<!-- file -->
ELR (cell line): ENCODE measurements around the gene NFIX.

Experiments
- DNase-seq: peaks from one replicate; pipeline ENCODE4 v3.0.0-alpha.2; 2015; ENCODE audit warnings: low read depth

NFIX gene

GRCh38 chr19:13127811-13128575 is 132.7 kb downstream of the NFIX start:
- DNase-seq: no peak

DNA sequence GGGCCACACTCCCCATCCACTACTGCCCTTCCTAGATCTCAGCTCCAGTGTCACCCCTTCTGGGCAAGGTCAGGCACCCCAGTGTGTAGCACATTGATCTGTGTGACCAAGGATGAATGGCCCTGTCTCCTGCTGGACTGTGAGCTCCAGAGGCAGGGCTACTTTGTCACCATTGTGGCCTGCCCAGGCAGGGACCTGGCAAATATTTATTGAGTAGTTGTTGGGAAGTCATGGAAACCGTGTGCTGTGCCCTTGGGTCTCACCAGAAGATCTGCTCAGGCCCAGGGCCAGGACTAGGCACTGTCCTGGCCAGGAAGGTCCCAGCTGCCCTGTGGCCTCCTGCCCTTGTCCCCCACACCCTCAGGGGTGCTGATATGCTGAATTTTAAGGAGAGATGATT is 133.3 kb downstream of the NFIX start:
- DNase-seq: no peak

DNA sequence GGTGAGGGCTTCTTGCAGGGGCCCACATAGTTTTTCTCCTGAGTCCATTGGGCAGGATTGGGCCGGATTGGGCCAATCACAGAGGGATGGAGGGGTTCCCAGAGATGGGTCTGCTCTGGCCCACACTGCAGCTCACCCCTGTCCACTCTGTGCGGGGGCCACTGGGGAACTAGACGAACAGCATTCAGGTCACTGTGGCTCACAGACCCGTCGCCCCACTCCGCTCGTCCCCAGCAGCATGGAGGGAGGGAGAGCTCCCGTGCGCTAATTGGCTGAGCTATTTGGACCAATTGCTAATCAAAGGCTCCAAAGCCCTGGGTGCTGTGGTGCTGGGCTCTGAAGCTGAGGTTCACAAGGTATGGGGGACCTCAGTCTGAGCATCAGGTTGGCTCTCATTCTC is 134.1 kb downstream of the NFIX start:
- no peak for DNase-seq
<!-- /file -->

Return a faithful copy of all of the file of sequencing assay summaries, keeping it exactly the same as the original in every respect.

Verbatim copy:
ELR (cell line): ENCODE measurements around the gene NFIX.

Experiments
- DNase-seq: peaks from one replicate; pipeline ENCODE4 v3.0.0-alpha.2; 2015; ENCODE audit warnings: low read depth

NFIX gene

GRCh38 chr19:13127811-13128575 is 132.7 kb downstream of the NFIX start:
- DNase-seq: no peak

DNA sequence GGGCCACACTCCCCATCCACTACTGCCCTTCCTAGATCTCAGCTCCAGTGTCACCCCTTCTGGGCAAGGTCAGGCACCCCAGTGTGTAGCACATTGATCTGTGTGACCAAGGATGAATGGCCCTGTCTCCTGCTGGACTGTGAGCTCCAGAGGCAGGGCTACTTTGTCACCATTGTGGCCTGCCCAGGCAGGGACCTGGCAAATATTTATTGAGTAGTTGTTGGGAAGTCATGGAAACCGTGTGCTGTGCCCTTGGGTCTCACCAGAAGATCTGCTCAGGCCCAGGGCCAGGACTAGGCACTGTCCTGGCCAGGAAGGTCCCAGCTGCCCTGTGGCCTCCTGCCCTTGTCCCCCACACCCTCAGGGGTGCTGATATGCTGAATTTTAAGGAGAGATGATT is 133.3 kb downstream of the NFIX start:
- DNase-seq: no peak

DNA sequence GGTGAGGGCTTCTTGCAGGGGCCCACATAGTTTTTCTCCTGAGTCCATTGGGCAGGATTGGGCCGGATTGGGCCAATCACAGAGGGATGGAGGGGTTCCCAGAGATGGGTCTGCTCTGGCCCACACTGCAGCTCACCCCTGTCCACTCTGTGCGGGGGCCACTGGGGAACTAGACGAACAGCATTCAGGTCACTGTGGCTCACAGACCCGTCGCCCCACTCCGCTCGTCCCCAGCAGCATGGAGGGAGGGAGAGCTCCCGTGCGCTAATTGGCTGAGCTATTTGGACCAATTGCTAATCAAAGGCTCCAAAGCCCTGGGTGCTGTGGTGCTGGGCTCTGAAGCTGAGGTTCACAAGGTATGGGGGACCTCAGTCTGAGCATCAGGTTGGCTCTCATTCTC is 134.1 kb downstream of the NFIX start:
- no peak for DNase-seq